#4: Design Basics from a Hairdresser

I had the opportunity recently to be a hair model for a highly reputable salon in town. They brought in some very influential cut and color experts from Portland (Ryan & DeAnnalyn, tealsalon.com) to show some of their techniques to a group of local hairdressers. As I sat with foils in my hair,  waiting for the lightener to take effect, I started to listen to the colorist explain her process and I heard a few design “buzz” words that caught my attention. So I decided to stop browsing Twitter and put my phone down.

 She was using words like “flow”, “contrast”, “eye movement”, “focal point”, “color palettes” … I decided to use the opportunity to take my own advice and learn some creative ideas from someone outside of the world of graphic design.
There are artistic virtuosos in many different fields, and learning how to learn from them is crucial to growing as a designer.
It’s important to seek inspiration from as many sources as you can and to be aware of those everyday creative epiphanies that will happen. I’m pleasantly surprised so many times in my day-to-day life at how many things I can draw from, especially when I’m not actively looking for them. Case in point, sitting in the chair at a hair salon. Some of the things I was reminded of as I sat there, was how often I can sometimes forget to consciously execute the “basics” of graphic design. After working in the design industry for as long as I have, I take for granted the things I know. I find myself searching for “new” techniques or ideas all the while forgetting that all I  need to create something truly great is to remember to design using the basics (principles of design, color theory, etc.). As I listened to DeAnnalyn explain the process of choosing hair colors for a model, I realized that she was going back to basics. She was talking about making sure that you choose colors that will create balance with the model’s haircut and face shape and that will accentuate and flatter her facial features. She expressed the absolute necessity of knowing color theory before choosing hair color; whether it was corrective coloring, gray coverage, or simply an updated look that the client/model wanted, it was crucial to keep in mind the color of skin, eyes, and knowing what colors will be complementary (buzz word). She described how certain colors will cause the eye to move around and that one must try to use color so that the eye never gets caught up on a particular area.
These buzz words represent concepts that are some of the foundations of graphic design. Balance, eye movement (hierarchy), and color theory, are of the basics, some of the most important. I was so inspired and motivated by the truly unique perspective on color that DeAnnalyn was demonstrating. I would say that after I had the privilege of not only listening to her thoughts on creative hair color but also getting my own color done by her (and a haircut by her equally talented husband), that I saw her more as a hair design artist. Her knowledge and creativity went well above just knowing how to mix a bowl of chemicals to try to match whatever swatch you chose from a book.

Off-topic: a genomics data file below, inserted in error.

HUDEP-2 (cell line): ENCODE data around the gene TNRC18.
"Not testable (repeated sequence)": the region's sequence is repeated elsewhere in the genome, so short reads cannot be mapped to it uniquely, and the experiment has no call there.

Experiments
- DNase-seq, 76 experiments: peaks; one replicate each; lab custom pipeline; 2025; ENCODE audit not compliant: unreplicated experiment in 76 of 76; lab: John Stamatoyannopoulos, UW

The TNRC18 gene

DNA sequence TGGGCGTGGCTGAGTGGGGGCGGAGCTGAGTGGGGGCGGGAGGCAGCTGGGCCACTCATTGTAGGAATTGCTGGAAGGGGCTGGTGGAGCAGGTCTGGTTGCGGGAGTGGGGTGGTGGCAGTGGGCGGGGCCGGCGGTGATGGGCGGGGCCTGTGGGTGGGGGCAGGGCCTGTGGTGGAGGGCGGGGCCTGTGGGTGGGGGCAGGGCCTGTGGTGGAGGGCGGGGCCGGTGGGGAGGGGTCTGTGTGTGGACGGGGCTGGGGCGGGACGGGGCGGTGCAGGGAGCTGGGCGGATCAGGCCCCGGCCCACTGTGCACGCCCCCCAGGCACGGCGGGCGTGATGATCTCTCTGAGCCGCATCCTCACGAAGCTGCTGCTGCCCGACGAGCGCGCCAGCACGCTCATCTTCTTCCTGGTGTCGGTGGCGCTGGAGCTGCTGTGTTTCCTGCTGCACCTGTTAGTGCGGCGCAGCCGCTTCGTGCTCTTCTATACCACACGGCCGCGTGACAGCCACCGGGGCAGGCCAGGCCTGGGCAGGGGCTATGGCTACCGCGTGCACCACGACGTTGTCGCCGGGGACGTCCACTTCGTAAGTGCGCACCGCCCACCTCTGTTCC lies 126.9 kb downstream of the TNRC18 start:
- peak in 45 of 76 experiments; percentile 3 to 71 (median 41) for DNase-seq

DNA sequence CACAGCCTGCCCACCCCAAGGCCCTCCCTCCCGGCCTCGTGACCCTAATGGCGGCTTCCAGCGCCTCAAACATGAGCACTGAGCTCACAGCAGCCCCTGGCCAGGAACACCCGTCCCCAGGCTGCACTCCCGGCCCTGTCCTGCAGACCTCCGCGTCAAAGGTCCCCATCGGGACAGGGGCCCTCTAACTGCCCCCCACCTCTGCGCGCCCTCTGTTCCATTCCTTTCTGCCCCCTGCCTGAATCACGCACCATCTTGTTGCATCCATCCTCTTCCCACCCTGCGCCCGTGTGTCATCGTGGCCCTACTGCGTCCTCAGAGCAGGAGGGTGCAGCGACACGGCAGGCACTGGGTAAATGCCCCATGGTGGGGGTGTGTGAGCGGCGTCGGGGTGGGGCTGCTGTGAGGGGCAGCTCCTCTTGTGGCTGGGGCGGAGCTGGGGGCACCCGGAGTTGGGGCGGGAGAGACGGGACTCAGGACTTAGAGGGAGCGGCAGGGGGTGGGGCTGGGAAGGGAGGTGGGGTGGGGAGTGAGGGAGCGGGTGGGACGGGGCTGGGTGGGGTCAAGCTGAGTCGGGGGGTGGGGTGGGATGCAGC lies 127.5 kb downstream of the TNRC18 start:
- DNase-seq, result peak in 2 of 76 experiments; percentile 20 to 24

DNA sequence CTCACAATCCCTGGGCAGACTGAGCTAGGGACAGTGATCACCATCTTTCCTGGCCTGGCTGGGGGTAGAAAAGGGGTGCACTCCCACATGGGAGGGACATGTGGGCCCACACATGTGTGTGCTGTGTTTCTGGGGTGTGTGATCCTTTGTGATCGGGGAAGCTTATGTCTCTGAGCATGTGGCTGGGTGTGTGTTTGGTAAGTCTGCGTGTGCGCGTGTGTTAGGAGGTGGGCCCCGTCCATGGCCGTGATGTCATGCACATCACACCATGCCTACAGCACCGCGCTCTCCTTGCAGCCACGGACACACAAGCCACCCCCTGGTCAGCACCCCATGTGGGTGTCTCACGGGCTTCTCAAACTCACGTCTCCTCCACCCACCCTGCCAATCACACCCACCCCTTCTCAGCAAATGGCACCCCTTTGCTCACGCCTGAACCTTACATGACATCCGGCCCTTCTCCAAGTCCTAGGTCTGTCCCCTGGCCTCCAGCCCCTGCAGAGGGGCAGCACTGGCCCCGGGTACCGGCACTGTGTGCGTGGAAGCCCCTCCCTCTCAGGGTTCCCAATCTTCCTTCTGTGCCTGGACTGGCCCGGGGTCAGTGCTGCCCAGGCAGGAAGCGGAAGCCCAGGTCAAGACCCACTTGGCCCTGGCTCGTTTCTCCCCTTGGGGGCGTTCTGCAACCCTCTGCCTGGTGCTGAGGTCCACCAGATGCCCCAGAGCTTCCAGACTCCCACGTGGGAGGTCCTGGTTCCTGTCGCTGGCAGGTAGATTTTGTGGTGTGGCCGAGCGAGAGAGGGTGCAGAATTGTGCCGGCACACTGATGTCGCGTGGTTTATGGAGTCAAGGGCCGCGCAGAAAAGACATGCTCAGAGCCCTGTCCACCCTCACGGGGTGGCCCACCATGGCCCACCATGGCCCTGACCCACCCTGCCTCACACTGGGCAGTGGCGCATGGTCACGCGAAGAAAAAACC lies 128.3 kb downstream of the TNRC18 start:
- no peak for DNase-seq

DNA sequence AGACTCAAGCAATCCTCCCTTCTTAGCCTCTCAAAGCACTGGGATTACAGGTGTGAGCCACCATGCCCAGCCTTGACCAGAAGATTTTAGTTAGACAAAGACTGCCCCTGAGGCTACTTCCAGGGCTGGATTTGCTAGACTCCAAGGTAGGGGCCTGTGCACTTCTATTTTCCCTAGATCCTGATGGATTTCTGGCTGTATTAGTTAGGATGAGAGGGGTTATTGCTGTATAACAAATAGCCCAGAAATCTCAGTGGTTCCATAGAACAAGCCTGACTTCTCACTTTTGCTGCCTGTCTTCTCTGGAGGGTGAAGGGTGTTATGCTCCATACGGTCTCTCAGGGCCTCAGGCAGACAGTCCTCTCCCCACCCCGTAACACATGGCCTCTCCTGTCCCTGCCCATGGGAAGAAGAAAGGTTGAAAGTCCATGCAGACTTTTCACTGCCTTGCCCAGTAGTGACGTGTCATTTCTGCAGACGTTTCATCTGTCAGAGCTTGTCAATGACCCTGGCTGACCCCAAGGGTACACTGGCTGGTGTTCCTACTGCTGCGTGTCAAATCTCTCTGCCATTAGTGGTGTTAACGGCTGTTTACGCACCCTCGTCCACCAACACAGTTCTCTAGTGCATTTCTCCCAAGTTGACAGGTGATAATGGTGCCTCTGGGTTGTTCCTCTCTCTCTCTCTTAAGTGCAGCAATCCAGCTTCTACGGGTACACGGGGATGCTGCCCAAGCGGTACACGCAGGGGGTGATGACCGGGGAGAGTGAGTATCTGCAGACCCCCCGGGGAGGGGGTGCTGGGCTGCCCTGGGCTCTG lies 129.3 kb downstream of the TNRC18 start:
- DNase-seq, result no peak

Her insight and awareness of every step of her process and having a reason behind every decision she made, is what allows her to be at an entirely different level in the beauty business; she, is a professional of the highest degree. This is the other area I was able to be reminded of that day in the salon, that being a professional requires knowledge.
It reinforces my stance on the difference between being a technician and being a professional, be it graphic designer or hairdresser. I regret to admit that when I walked into the salon that morning, that I never even considered that I might be reminded of some great creative concepts just by actively listening to someone in a field who most would have considered to be outside the creative industries.
It is vital that if we call ourselves “professional graphic designers”, that we are constantly learning from other fields. Look in unexpected places for creative inspiration and look for ways that you can connect those things with your design style. Design is a wonderful world, I hope you’ll join me here. Because design matters.
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